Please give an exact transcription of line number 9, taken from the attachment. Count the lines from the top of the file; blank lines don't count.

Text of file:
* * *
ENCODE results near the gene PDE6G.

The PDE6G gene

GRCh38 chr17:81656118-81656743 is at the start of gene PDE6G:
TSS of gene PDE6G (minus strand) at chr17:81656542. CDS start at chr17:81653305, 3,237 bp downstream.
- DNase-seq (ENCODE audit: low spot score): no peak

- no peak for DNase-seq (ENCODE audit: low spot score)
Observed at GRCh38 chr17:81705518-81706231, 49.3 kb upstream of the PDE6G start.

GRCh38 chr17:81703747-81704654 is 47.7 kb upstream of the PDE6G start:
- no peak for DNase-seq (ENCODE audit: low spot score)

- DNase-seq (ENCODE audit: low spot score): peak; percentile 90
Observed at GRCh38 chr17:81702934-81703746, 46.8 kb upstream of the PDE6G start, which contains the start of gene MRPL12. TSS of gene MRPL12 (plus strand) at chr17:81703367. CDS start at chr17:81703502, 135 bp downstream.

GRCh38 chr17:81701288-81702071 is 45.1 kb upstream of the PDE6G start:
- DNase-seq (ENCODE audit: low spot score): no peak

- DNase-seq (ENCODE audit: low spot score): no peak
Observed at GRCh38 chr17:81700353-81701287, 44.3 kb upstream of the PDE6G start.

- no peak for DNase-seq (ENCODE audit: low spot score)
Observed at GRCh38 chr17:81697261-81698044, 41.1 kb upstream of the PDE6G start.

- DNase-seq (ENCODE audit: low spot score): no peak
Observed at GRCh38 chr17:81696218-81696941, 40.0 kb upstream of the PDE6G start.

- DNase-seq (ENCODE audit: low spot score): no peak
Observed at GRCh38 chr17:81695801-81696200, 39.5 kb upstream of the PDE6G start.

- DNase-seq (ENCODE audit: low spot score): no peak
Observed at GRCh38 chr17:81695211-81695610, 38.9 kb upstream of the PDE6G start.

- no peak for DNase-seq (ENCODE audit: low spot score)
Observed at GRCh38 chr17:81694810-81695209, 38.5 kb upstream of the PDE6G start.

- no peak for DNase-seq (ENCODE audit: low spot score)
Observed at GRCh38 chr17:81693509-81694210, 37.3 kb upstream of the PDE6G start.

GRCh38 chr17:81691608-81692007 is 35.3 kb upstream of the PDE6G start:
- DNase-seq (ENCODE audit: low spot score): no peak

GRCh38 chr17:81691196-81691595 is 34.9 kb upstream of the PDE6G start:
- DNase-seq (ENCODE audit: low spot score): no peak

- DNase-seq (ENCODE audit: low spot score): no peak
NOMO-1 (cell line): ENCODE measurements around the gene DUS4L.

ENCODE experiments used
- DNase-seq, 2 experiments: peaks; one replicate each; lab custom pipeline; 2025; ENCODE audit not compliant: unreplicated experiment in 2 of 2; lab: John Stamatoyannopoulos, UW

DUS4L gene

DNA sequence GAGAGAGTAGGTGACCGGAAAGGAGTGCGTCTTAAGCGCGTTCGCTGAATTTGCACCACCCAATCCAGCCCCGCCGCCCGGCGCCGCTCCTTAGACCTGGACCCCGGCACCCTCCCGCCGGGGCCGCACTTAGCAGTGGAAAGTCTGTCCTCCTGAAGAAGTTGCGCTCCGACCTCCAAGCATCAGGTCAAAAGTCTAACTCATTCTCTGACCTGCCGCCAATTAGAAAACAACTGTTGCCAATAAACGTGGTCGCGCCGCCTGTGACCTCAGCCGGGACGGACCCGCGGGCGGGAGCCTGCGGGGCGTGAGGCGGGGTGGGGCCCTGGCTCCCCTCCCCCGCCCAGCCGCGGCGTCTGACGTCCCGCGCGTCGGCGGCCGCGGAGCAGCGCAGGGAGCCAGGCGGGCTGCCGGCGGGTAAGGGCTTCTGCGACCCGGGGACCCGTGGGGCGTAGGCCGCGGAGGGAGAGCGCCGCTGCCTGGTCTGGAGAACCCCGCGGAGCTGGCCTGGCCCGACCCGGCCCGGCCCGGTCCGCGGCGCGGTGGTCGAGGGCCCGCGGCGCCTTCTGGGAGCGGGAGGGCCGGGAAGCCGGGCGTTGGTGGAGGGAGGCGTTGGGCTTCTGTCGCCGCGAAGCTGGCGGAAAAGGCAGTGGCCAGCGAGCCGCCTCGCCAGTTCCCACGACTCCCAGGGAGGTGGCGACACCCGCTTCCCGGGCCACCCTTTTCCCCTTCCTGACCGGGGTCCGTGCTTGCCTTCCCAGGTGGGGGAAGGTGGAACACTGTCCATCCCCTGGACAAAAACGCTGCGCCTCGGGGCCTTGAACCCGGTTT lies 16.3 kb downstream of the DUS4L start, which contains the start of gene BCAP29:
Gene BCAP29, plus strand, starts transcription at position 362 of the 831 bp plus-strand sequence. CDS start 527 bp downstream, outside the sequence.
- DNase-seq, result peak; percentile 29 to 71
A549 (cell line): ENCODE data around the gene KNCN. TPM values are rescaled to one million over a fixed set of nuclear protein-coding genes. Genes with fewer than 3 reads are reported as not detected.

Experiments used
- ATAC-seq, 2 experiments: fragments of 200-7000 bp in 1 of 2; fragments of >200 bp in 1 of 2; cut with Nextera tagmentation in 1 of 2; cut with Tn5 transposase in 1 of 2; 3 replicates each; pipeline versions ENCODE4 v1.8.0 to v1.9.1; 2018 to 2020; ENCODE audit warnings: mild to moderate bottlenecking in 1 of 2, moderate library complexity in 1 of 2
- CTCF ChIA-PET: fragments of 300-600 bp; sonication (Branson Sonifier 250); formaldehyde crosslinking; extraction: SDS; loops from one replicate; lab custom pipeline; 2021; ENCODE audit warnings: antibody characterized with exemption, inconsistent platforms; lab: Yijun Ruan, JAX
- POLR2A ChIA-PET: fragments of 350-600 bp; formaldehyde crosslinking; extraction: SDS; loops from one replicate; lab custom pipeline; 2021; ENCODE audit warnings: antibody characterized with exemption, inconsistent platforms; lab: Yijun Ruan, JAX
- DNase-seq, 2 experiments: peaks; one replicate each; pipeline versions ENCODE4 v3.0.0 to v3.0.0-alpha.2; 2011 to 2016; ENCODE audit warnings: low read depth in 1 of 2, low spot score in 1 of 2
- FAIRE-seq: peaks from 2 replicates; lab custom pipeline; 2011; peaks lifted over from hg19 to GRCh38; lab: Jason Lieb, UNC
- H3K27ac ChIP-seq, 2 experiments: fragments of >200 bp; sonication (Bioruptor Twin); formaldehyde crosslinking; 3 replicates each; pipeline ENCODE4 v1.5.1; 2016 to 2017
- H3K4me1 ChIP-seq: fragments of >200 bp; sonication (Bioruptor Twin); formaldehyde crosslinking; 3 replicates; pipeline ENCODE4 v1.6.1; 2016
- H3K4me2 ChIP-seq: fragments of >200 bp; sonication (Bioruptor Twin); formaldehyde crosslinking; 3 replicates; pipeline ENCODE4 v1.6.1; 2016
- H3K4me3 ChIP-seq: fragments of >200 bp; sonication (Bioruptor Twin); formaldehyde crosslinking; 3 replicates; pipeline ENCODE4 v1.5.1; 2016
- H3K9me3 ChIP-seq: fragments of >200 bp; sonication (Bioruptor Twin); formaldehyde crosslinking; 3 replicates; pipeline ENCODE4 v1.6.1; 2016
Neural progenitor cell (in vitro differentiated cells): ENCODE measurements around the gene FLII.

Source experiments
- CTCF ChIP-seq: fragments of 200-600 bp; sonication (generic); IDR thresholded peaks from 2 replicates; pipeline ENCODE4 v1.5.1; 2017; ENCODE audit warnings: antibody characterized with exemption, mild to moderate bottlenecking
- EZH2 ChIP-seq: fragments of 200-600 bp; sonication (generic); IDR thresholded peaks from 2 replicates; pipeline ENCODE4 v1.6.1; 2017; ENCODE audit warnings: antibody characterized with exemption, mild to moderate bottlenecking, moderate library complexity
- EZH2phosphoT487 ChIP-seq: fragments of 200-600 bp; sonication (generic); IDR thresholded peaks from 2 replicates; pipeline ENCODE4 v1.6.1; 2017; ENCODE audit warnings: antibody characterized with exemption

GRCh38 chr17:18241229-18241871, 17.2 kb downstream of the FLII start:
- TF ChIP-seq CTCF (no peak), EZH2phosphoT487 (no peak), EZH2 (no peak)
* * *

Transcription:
- no peak for DNase-seq (ENCODE audit: low spot score)